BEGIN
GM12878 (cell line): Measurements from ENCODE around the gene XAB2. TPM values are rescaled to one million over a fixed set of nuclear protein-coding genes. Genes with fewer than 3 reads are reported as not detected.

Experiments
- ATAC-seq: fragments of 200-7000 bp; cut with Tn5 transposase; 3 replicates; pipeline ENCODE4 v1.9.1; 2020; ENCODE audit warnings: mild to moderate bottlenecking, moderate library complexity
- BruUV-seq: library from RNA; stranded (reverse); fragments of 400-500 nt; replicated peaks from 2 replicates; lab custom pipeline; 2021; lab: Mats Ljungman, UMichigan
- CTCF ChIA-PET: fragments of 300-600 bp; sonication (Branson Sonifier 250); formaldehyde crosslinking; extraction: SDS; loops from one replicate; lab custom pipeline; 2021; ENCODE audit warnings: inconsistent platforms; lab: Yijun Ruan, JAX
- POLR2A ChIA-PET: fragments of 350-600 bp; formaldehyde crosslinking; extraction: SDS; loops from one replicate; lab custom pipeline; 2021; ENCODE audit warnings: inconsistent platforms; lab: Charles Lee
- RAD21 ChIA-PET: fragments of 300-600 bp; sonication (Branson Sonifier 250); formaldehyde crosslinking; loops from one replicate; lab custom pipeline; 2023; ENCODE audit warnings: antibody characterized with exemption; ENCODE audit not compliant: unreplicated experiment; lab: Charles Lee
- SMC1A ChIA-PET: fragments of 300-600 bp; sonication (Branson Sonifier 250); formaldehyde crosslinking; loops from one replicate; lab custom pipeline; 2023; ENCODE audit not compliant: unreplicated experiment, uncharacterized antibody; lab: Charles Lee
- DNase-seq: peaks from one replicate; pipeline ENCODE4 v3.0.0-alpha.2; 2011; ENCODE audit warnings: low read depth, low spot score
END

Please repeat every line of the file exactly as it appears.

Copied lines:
GM12878 (cell line): Measurements from ENCODE around the gene XAB2. TPM values are rescaled to one million over a fixed set of nuclear protein-coding genes. Genes with fewer than 3 reads are reported as not detected.

Experiments
- ATAC-seq: fragments of 200-7000 bp; cut with Tn5 transposase; 3 replicates; pipeline ENCODE4 v1.9.1; 2020; ENCODE audit warnings: mild to moderate bottlenecking, moderate library complexity
- BruUV-seq: library from RNA; stranded (reverse); fragments of 400-500 nt; replicated peaks from 2 replicates; lab custom pipeline; 2021; lab: Mats Ljungman, UMichigan
- CTCF ChIA-PET: fragments of 300-600 bp; sonication (Branson Sonifier 250); formaldehyde crosslinking; extraction: SDS; loops from one replicate; lab custom pipeline; 2021; ENCODE audit warnings: inconsistent platforms; lab: Yijun Ruan, JAX
- POLR2A ChIA-PET: fragments of 350-600 bp; formaldehyde crosslinking; extraction: SDS; loops from one replicate; lab custom pipeline; 2021; ENCODE audit warnings: inconsistent platforms; lab: Charles Lee
- RAD21 ChIA-PET: fragments of 300-600 bp; sonication (Branson Sonifier 250); formaldehyde crosslinking; loops from one replicate; lab custom pipeline; 2023; ENCODE audit warnings: antibody characterized with exemption; ENCODE audit not compliant: unreplicated experiment; lab: Charles Lee
- SMC1A ChIA-PET: fragments of 300-600 bp; sonication (Branson Sonifier 250); formaldehyde crosslinking; loops from one replicate; lab custom pipeline; 2023; ENCODE audit not compliant: unreplicated experiment, uncharacterized antibody; lab: Charles Lee
- DNase-seq: peaks from one replicate; pipeline ENCODE4 v3.0.0-alpha.2; 2011; ENCODE audit warnings: low read depth, low spot score